About $37 million in California sales are in jeopardy. Diebold is renegotiating to save its largest contract, for $31 million with San Diego County, but it lost a $4.1 million contract in Solano County last week, the first U.S. county to abandon the firm.


"I don't trust Diebold, and I don't like the way they do business," said Solano County Supervisor Barbara Kondylis.


Alameda County is leaning toward riding out the November election with Diebold but also hasn't ruled out suing the firm and signing a competitor.


"They're still in improvement mode," said Alameda County Counsel Richard Winnie. "Our main focus is to get our contractor to perform."


In Ohio, Diebold's home state, 31 counties were encouraged by state officials to buy Diebold touch-screen machines for November, but at least 22 are opting to wait instead.


With November looming, sales have almost stopped, and Diebold mostly faces expenses for the rest of the year. But stock analysts say they expect Diebold to keep selling electronic voting machines, both to repair its reputation and make money, as the dominant player in an expanding market.


"I think there's still a lot of business to be had," said Kartik Mehta, a stock analyst at Midwest Research.


Donald Taylor, manager of the Franklin Rising Dividends Fund, one of the top holders of Diebold stock, says the voting machine business is a disappointment, and Diebold should get out of it. His firm, Franklin Resources Inc., reduced its Diebold holdings by nearly 700,000 shares this year.


By dollars alone, the elections market has never been more flush.


The fledgling U.S. Election Assistance Commission is about to churn already frenzied waters by releasing $2.3 billion to states for purchasing new voting systems.


The money is the largest chunk yet of $3.9 billion from the 2002 Help American Vote Act, or HAVA, and about $1.5 billion is solely for vote-tabulation systems such as Diebold's.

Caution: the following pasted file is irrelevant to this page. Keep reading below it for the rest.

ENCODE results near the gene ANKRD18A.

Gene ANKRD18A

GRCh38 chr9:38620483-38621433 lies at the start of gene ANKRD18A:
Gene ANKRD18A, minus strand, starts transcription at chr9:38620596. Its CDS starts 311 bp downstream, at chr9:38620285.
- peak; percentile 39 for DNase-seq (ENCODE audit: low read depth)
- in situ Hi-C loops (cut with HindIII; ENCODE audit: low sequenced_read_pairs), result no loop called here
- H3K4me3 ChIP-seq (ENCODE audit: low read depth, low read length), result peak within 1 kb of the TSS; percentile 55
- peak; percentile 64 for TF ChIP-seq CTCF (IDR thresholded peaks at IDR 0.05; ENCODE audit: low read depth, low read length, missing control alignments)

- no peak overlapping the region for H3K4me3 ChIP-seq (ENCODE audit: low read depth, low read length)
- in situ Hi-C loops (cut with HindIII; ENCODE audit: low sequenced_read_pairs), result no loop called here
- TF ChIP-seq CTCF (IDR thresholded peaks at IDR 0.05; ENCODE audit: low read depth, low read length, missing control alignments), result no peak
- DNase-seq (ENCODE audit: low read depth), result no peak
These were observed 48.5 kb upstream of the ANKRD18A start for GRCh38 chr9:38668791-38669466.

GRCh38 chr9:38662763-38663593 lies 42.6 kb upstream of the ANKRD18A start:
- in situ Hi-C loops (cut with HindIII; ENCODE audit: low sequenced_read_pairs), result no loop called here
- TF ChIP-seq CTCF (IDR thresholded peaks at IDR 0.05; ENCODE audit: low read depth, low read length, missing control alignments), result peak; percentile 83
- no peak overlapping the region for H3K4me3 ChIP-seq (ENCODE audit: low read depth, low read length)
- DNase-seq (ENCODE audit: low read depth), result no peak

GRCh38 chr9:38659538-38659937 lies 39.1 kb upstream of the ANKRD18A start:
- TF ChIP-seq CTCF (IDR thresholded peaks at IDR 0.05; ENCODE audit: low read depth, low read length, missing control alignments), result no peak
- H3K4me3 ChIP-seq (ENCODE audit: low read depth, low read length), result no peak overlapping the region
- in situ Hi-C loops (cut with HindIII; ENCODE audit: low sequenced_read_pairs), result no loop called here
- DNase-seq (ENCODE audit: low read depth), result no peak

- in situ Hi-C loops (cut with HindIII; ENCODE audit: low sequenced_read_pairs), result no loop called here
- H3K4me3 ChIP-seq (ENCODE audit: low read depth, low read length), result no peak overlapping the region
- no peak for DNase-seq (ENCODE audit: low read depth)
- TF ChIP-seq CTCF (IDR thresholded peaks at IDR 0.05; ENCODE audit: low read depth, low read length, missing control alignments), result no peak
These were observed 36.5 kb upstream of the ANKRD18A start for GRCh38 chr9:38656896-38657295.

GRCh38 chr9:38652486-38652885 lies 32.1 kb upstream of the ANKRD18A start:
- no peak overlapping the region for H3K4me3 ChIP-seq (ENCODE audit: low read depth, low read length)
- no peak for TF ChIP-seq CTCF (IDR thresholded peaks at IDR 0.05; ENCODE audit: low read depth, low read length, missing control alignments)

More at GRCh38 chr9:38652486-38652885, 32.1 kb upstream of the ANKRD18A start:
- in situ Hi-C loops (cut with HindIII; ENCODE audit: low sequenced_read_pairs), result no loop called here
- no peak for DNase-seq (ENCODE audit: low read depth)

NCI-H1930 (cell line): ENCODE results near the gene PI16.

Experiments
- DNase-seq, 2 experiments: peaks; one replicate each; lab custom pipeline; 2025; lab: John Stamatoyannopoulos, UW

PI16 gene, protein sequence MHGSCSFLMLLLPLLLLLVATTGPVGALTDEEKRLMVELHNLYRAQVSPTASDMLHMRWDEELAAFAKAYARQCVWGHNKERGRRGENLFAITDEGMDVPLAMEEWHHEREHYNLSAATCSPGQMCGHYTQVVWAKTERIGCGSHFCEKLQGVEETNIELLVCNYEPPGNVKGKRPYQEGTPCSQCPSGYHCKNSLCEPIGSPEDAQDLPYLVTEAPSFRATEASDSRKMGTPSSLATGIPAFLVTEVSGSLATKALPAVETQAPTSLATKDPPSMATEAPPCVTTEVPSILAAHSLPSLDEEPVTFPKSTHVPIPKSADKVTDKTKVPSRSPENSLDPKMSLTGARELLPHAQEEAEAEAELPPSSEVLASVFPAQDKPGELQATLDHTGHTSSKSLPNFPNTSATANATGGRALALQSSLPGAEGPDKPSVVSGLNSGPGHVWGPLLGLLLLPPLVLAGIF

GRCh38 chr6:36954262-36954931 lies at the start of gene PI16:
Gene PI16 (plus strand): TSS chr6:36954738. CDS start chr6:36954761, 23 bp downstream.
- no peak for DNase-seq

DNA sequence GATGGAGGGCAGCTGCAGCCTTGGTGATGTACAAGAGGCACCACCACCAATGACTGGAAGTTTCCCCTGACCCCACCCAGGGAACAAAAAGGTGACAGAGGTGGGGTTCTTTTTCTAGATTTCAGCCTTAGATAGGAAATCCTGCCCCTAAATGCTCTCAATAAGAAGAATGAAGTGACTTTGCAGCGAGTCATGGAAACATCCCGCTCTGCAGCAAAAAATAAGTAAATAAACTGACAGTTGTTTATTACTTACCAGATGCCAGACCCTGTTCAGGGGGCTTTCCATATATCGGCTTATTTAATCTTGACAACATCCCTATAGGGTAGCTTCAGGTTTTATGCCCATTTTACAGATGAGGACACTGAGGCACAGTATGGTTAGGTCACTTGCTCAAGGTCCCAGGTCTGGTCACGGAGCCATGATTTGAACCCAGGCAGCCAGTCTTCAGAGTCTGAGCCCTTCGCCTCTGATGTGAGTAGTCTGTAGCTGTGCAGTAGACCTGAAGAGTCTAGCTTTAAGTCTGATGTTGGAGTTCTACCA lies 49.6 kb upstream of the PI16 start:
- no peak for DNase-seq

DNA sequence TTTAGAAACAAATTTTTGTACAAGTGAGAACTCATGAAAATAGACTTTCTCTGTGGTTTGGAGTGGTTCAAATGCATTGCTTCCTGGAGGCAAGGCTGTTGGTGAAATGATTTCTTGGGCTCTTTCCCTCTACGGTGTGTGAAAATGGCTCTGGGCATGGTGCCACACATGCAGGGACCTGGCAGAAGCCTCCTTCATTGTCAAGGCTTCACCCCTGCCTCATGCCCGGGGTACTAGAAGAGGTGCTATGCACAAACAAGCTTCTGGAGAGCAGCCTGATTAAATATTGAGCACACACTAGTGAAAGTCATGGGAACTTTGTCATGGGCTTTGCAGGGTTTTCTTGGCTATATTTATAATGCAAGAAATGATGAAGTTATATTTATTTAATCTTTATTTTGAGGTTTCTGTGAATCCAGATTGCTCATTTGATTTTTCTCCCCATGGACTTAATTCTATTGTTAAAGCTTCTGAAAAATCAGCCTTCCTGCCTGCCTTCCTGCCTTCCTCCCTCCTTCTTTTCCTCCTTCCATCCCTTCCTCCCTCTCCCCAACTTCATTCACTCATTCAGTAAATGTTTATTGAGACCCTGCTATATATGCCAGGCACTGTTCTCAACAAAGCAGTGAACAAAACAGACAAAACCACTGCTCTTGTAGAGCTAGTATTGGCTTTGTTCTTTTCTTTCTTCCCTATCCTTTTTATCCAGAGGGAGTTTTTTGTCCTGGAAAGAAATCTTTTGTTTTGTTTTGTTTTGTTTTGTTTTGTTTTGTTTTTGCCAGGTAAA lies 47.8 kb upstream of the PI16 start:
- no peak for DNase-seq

By January 2007, HAVA requires at least one handicapped-accessible voting machine, such as the touch-screens that Diebold makes, in all of the hundreds of thousands of U.S. polling places.


With very low rates of human and machine error -- to the extent that computer error can be ascertained without an independent, backup record -- some form of electronic voting is likely to be a staple of U.S. elections for the foreseeable future.


But selling voting computers is only part of the reason Diebold will stay in voting systems. The other major reason is a plan to supply every electronic piece of elections, from the moment a voter registers to recording and counting the ballots.


Despite declining sales of touch screens in 2003 and 2004, Diebold Election Systems' revenue from managing registration and running elections is climbing and expected to ramp up in coming years, as states face a federal requirement to modernize their voter-registration systems.


Diebold already has purchased Data Information Management Systems, one of two firms that have a dominant role in managing voter-registration lists in California and other states.


"The long-term goal here is to introduce a seamless voting solution, all the way from voter registration to (vote) tabulation," said Tom Swidarski, Diebold senior vice president for strategic development.


Regardless of Diebold's future, a host of competitors -- from voting-systems giant Election Systems & Software and Oakland-based Sequoia Voting Systems to a dozen smaller e-voting firms -- face a market reshaped by Diebold's experience.


No voting vendor has lent more fuel to demands for a printed backup copy of electronic ballots for voters to check and verify their choices were recorded accurately, and that debate will continue, with or without Diebold.


"These types of questions are going to remain," said Rishi Sood, a principal analyst at Gartner, a technology research firm. "All of these issues about paper trail and security apply to all of them. And the mind-set of the vendors is starting to change."


Contact Ian Hoffman at


2004 by MediaNews Group, Inc. and ANG Newspapers